I am a lover of words; I love learning about their roots, how they fit together, and how the nuances of words impress different meanings depending on which word you choose; out of three or four words that have similar meaning, one will be able to best express what you want to say.
I tell you this, not to bore you to tears, but to bring up a point.
Today, the White House press secretary Robert Gibbs, said this about a comment the new Supreme Court nominee made:
"I've not talked specifically with her about this, but I think she'd say that her word choice in 2001 was poor."
Now, in case you don't know what she said, let me quote her:
"I would hope that a wise Latina woman with the richness of her experiences would more often than not reach a better conclusion than a white male who hasn't lived that life."
The context was about gender: "our gender and national origins may and will make a difference in our judging."
Wow! If a white male had said that, he would have been asked to step down from the bench.
Several things bother me about this. First, that she said it, and second that the best "excuse" the White House could come up with was that she chose her words poorly.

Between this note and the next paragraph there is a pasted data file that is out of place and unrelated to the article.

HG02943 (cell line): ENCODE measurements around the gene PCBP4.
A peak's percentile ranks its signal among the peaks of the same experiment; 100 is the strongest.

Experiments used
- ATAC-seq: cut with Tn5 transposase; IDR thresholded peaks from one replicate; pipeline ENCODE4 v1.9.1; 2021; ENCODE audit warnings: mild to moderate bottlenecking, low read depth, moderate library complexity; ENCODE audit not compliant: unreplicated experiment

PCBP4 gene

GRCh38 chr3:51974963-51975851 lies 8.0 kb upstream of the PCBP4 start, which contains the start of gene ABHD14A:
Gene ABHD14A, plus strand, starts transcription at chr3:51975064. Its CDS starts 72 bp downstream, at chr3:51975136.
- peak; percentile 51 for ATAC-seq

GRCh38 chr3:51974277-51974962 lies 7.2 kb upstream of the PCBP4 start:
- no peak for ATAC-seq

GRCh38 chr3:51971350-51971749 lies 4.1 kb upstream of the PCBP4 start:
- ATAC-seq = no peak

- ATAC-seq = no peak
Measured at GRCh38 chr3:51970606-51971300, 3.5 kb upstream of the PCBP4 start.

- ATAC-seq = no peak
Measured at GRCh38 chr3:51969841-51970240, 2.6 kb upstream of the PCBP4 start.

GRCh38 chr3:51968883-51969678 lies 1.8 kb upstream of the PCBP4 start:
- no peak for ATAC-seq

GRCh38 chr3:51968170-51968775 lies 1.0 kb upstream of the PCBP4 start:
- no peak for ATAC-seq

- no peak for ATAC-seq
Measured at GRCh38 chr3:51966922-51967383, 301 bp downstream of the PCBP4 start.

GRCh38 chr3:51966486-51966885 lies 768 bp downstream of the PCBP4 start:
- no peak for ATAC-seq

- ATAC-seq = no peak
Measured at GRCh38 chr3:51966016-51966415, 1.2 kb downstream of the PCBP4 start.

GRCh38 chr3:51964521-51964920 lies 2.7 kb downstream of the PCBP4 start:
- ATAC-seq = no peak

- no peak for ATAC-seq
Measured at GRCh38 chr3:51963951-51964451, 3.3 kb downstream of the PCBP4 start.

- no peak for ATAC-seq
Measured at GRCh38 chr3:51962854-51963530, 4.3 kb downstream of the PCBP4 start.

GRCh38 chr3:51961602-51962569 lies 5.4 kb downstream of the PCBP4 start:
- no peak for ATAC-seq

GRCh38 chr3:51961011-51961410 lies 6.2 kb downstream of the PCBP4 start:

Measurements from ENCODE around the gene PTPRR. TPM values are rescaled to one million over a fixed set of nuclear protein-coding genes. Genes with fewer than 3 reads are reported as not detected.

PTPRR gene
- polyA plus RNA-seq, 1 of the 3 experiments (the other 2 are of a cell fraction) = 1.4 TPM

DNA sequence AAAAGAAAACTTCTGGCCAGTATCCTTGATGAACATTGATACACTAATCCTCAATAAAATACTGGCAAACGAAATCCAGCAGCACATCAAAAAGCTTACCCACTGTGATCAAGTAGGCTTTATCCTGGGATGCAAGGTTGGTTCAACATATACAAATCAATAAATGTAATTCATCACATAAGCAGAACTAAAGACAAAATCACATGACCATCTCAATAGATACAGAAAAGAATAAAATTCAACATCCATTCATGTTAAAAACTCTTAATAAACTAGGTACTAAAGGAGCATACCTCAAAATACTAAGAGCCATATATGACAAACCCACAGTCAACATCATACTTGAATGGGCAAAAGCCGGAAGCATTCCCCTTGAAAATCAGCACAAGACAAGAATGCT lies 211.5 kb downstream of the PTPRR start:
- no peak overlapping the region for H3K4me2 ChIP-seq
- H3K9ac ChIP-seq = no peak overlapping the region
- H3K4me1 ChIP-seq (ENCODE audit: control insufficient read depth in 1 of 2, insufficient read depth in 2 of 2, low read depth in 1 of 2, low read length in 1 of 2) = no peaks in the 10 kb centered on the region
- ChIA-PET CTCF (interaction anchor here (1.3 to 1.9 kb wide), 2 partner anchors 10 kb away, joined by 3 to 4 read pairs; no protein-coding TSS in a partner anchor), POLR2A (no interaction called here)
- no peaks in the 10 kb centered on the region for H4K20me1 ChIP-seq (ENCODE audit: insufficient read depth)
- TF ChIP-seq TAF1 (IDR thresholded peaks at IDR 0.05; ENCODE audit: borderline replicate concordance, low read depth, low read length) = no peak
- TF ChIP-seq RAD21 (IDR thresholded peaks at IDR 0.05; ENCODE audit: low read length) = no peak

We've all had moments where we say something dumb, but we're paying this woman TO choose words carefully as she adjudicates; she should be more well spoken than the White House is claiming.
Secondly, if Robert Gibbs is going to allow a question about this in the press briefing, don't you think he would have ASKED HER, so he could QUOTE her?
No, I think this is a carefully orchestrated attempt at continued judicial legislating. This woman knew perfectly well what she was saying; she's also quoted as saying: "The court of appeals is where, before the Supreme Court makes the final decision, the law is percolating — it’s interpretation, it’s application."
And this: "Because it is...[the]court of appeals is where policy is made."
Make no mistake, words DO matter, and I don't know about you, but I'll be listening.
Fabulous Five-Layer Lasagne
4 months ago